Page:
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81. Environmental Ethics: Volume > 44 > Issue: 2
Anna Wienhues, Anna Deplazes-Zemp Otherness-based Reasons for the Protection of (Bio)Diversity
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Different arguments in favor of the moral relevance of the concept of biodiversity (e.g., in terms of its intrinsic or instrumental value) face a range of serious difficulties, despite that biodiversity constitutes a central tenet of many environmentalist practices and beliefs. That discrepancy is considerable for the debate on potential moral reasons for protecting biodiversity. This paper adds a new angle by focusing on the potential of the concept of natural otherness—specifically individual and process otherness in nature—for providing additional moral reasons in favor of the protection of biodiversity as variety. Four arguments are presented. Two arguments draw on the individual natural otherness of nonhuman living beings and two additional arguments draw on the process otherness of active nature. The upshot is that each of these arguments—if successful—provides a moral reason in favor of the protection of biodiversity.
82. Environmental Ethics: Volume > 44 > Issue: 2
Kyle Michael James Shuttleworth Authenticity Beyond the Anthropocene: Self-realization and Symbiosis in Naess and Watsuji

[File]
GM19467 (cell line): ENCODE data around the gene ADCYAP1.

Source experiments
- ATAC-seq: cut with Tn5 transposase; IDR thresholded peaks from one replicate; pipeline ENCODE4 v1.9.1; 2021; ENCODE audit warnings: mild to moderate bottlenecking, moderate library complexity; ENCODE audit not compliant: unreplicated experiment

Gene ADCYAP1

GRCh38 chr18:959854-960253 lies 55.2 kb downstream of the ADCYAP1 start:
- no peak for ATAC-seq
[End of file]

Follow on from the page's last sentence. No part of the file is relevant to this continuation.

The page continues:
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In this paper, an ecologically extended ethic of authenticity is developed in dialogue with the Norwegian environmentalist Arne Naess and the Japanese ethicist Watsuji Tetsurō. More specifically, Naess’s concept of Self-realization is supplemented and supported with Watsuji’s ethic of authenticity (本来性) and phenomenology of climate (風土). And the ecological potential of Watsuji’s thought is realized in relation to Naess’s ideas of human responsibility and symbiosis. After establishing an ecologically extended ethic of authenticity, the practical application of this concept is then demonstrated in relation to satoyama and the preservation of nature in Japan. Whilst the intended outcome is to develop an ecologically extended ethic of authenticity, a secondary aim is to illustrate the benefit and importance of cross-cultural dialogue to advance philosophical thought and understanding.